The first phase is that of assessment. In this phase the Commission is supposed to bring together and examine all useful information and assess whether there is any clear evidence of a systemic threat in the relevant Member State. Although the Commission retains its role as the guardian of the Union's values, the 2014 Communication provides that the Commission can call upon the expertise of third parties if necessary. The expression "third parties" covers other EU bodies - particularly the Agency for Fundamental Rights - as well as the Council of Europe (Venice Commission) and even judicial networks such as the Network of the Presidents of the Supreme Judicial Courts of the European Union. In the event of a proven threat, an opinion regarding respect with the rule of law is to be addressed to the national government.

The second phase is that of recommendation. In the event of appropriate measures not being taken, the Commission may address a rule of law recommendation to the authorities of the country in question, with the Commission having the option to recommend any measure which may help solve the situation within a specific timeframe.

The third and final phase is that of follow-up. Should there be no satisfactory follow-up to its recommendation, the Commission may ask the Council (if there is a threat) or the European Council (in the event of systemic violation) to implement Article 7 TEU.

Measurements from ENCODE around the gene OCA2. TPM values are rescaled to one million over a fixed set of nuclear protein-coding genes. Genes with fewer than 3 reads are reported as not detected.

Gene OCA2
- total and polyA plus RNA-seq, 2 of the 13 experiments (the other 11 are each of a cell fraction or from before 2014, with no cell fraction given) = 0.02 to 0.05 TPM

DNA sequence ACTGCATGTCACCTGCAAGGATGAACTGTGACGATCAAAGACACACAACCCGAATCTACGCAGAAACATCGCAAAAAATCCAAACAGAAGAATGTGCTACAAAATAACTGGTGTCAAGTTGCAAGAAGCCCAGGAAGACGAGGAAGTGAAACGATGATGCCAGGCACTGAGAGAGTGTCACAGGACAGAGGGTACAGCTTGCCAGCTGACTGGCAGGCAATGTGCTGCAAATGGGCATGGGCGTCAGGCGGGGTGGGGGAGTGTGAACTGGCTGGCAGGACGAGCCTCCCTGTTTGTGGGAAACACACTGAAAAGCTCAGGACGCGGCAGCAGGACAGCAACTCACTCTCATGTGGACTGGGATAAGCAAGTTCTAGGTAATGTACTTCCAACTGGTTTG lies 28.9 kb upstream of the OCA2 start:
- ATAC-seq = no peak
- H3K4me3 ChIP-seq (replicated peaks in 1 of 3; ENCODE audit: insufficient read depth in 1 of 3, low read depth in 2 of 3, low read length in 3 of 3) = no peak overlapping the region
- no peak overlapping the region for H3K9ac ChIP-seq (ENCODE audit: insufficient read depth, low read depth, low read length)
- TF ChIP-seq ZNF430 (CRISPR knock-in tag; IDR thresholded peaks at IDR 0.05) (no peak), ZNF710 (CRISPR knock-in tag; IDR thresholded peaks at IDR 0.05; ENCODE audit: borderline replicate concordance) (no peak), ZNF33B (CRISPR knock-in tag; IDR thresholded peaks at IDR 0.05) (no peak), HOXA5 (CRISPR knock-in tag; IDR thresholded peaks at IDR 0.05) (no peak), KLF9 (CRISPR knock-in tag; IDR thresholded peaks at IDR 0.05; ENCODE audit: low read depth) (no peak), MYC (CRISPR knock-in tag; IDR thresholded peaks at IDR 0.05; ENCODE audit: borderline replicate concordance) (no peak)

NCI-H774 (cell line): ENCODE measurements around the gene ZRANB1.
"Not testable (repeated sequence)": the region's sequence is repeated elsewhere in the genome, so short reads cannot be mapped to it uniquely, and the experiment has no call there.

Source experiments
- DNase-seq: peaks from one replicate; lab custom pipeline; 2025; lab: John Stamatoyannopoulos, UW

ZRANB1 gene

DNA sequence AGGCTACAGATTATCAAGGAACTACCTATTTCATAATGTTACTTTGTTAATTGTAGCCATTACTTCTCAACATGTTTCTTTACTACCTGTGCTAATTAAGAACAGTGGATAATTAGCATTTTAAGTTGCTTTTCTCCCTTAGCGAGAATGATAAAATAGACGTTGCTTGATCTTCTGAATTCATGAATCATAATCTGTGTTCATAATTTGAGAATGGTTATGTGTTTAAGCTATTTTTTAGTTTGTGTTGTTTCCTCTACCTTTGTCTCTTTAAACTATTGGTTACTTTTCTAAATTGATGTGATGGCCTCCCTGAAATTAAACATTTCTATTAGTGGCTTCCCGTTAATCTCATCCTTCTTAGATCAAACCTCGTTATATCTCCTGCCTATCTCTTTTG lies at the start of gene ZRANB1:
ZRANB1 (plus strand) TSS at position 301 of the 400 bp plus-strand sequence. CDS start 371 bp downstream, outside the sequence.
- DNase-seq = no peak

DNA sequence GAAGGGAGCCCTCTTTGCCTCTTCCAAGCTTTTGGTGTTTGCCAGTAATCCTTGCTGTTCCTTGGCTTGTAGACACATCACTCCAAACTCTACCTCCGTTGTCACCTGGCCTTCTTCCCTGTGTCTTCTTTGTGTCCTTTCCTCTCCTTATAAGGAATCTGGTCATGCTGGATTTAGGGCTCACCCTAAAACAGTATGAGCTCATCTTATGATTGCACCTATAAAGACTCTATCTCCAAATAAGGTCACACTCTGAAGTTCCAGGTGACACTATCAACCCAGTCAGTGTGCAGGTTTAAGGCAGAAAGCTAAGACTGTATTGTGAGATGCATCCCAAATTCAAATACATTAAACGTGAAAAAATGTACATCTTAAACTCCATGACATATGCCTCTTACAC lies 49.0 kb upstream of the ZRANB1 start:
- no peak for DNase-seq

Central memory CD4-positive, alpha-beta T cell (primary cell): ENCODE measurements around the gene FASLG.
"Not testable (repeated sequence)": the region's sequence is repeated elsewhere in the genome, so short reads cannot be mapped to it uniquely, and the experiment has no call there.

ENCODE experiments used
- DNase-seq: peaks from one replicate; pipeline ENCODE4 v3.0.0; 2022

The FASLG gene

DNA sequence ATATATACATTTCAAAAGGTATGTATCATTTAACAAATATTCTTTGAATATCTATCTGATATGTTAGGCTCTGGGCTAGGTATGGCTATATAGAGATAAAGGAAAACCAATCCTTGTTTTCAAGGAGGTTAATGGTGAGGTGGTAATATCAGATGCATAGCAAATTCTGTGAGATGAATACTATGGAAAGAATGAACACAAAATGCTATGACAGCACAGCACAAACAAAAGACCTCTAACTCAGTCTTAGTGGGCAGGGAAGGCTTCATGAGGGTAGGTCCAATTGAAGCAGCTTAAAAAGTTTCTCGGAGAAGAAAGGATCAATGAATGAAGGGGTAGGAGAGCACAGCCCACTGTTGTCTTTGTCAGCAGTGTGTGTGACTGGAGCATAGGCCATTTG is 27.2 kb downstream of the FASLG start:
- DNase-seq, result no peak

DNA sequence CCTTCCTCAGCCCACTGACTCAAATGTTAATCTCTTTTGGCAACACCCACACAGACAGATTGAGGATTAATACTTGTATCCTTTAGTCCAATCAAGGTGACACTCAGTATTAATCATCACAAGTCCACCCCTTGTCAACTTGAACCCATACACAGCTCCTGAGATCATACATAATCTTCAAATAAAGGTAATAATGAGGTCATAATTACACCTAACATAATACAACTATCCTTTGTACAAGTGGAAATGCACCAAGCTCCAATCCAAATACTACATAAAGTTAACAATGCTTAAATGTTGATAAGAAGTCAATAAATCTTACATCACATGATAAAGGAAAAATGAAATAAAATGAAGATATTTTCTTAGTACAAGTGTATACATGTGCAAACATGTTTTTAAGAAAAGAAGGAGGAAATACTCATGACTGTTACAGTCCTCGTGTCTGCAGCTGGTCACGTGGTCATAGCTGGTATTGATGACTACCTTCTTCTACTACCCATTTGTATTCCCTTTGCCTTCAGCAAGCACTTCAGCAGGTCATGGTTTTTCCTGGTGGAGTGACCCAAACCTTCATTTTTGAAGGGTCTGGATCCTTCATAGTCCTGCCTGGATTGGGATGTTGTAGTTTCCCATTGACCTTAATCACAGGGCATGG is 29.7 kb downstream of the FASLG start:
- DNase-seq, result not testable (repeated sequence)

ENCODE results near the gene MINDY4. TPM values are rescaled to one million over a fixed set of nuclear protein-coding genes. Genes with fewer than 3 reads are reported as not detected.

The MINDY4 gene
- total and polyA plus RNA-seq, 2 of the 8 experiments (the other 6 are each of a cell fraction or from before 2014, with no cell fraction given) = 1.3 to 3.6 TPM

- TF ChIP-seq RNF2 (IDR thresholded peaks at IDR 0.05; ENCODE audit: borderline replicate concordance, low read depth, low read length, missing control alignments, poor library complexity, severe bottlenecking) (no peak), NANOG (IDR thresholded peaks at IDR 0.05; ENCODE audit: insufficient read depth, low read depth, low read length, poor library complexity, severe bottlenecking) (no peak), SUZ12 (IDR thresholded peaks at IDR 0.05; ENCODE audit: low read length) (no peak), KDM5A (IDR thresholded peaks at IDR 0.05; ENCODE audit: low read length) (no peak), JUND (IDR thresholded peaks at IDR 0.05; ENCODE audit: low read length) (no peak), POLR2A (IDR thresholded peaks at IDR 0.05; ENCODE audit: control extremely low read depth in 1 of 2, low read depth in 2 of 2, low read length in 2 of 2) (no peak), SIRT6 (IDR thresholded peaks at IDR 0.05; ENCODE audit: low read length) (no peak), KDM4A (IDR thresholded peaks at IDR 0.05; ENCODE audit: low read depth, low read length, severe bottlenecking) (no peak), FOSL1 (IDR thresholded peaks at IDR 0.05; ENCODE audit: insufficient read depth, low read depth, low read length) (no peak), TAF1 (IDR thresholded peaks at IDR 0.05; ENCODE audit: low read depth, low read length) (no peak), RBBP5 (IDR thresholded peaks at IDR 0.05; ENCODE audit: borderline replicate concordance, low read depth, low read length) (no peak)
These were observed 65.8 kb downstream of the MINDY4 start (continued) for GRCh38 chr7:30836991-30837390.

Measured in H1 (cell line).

2. The three recommendations adopted by the European Commission



On 13th January 2016 the European Commission announced that it was going to assess the situation in Poland in line with the Rule of Law Framework. This decision was driven by two reasons: the refusal by the Polish authorities to submit to the decisions of the Constitutional Court and the bill regarding State radio/television. Because there was no real action by the authorities to assuage its concerns, the Commission issued an opinion on 1st June 2016 (not made public at the time), to which the Polish authorities were invited to respond. Failure to do so on the part of the authorities led the Commission to adopt and publish its first ever rule of law recommendation on 27th July 2016. The Commission's First Vice-President deemed that the threats to the rule of law continued to exist notwithstanding the dialogue which had been ongoing since January and he put forward five concrete measures to be introduced by the authorities within a three-month time-span. Amongst these, the most important was probably the total implementation by the Polish authorities of the decisions taken by the Constitutional Court which the government had refused to publish.